I've been watching some online courses and I'm having a difficulty understanding what exactly are they saying. The courses are scientific in nature and rather often an indexed symbols appear. The ...
1
vote
1answer
1k views

What is the meaning and origin of the suffix “-son”? [closed]

A friend recently asked me the meaning of the name Madison. Although I wasn’t sure of the meaning of Madison, it prompted a discussion about the suffix ‑son, seen in a lot of names: Jefferson, ...
1
vote
1answer
3k views

Possessive and plural suffixes for proper nouns ending in -s [closed]

With a name that ends in -s, such as Travis or Lewis, where and when should you use -es, -'s, -s or just leave it alone to both pluralise, and to infer belonging to? E.g., if the ball belongs to ...
3
votes
1answer
3k views

Preciseness and precision

Fowler says to avoid -ion words to describe a state or quality and to instead choose -ness words for this purpose. -ion should describe a process or action. Yet he writes: So far as the words ...
3
votes
3answers
223 views

Verb for removing from end or beginning [duplicate]

We use "append" and "prepend" for adding to the end and to the beginning respectivly. Is there a word for removing in same place
7
votes
2answers
630 views

Why did the old pronouns and their respective endings vanish from daily usage?

If I’m not wrong, the verb conjugation in the past used to be: I have we have thou hast ye have he/she/it hath they have This conjugation is closer to its equivalent in the ...
1
vote
1answer
387 views

What is the opposite of free intended as “without”?

"Sugar free, taste __" Which word could I use to tell the opposite of "free" intended as "without"?
1
vote
2answers
160 views

Is “demonstratee” a legitimate word?

Is demonstratee a legitimate word? None of the usual sources think so, but it seems like -ee should be a productive suffix. If it isn't, is there another word that can be used in reference to the ...
10
votes
2answers
59k views

Why is “happyness” spelled with a Y in the movie title “The Pursuit of Happyness”? [closed]

I just noticed that the word in the movie title The Pursuit of Happyness is spelled with a y instead of an i. But my spell checker highlights "happyness" as a mistake. Why is it spelled differently ...
3
votes
2answers
525 views

Eleusian vs. Eleusinian (and, to a lesser extent, Elysian)

Both Eleusian and Eleusinian are used in relation to mysteries. I've only seen Elysian used in relation to Elysian Fields. Given that the suffix -ian denotes "of or belonging to," I'm wondering if ...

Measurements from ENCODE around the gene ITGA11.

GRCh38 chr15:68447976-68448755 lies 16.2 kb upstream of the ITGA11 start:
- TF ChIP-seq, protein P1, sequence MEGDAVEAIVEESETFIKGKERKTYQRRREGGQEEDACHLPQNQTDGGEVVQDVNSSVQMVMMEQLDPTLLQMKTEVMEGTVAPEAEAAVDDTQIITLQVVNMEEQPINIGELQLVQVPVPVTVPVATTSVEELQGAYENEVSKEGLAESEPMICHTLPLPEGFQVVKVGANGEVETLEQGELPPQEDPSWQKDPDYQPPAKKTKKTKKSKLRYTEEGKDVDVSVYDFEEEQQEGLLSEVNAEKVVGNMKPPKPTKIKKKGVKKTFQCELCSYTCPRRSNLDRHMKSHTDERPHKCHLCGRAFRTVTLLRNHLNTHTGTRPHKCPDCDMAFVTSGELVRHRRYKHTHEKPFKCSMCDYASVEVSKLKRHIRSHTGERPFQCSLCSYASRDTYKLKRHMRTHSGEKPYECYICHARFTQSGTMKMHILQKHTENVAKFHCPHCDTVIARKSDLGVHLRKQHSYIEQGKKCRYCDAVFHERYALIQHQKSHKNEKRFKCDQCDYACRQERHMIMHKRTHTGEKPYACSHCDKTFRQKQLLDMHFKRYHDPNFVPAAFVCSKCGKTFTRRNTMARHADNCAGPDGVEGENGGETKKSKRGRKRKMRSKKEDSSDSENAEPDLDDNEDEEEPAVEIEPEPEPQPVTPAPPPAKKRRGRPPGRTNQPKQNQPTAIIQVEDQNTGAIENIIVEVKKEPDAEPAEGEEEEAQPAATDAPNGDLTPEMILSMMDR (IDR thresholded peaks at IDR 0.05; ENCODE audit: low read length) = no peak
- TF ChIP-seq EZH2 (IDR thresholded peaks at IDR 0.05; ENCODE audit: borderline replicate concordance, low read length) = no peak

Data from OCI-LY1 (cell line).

0
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0answers
39 views

Is there a rule that dictates the usage of the ending of adjectives as in: symbolical vs. symbolic; economic vs. economical; mythic vs. mythical? [duplicate]

I'm not a native English speaker, but I do have to write in English quite a lot in my work, and I've often come across the use of adjectives that are sometimes added the "al" suffix, as with the ...
5
votes
1answer
3k views

What are the differences between -ist, -ite, and -ian

The suffixes -ist, -ite, and -ian all mean a follower of a person or idea. For example, a follower of Christianity is a Christian, a follower of Buddhism is a Buddhist, and a follower of Shia Islam is ...
20
votes
3answers
3k views

What does the suffix “‑fu” mean?

Can anyone tell me what the suffix “‑fu” stands for in the following sentence? If you want to take advantage of some other Spring-fu, like some of its aspect-oriented features, then you’ll need to ...
0
votes
1answer
169 views

“Boneular” vs. “bonular” [closed]

My knowledge in morphology and orthography is lacking. I would like to know how to spell the neologism boneular, from bone (or Backbone, a programming library used for creating Web applications) and ...
4
votes
2answers
358 views

Is “Songify” a well-received word as an English neology?

I came across the word “songify” for the first time in the article of October 23 NY Times titled ‘Yes We Chant’ with the sub-head, “The Gregory Brothers songify the debate, with Gregorian chanting.” ...
10
votes
1answer
641 views

Is “Hissable” a well-received English word?

I posted a question about the receptivity of the word, “non-view” in “views and non-view” a few days ago. One answerer responded me that though “non-view” is not registered in any (or most) of ...
2
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3answers
762 views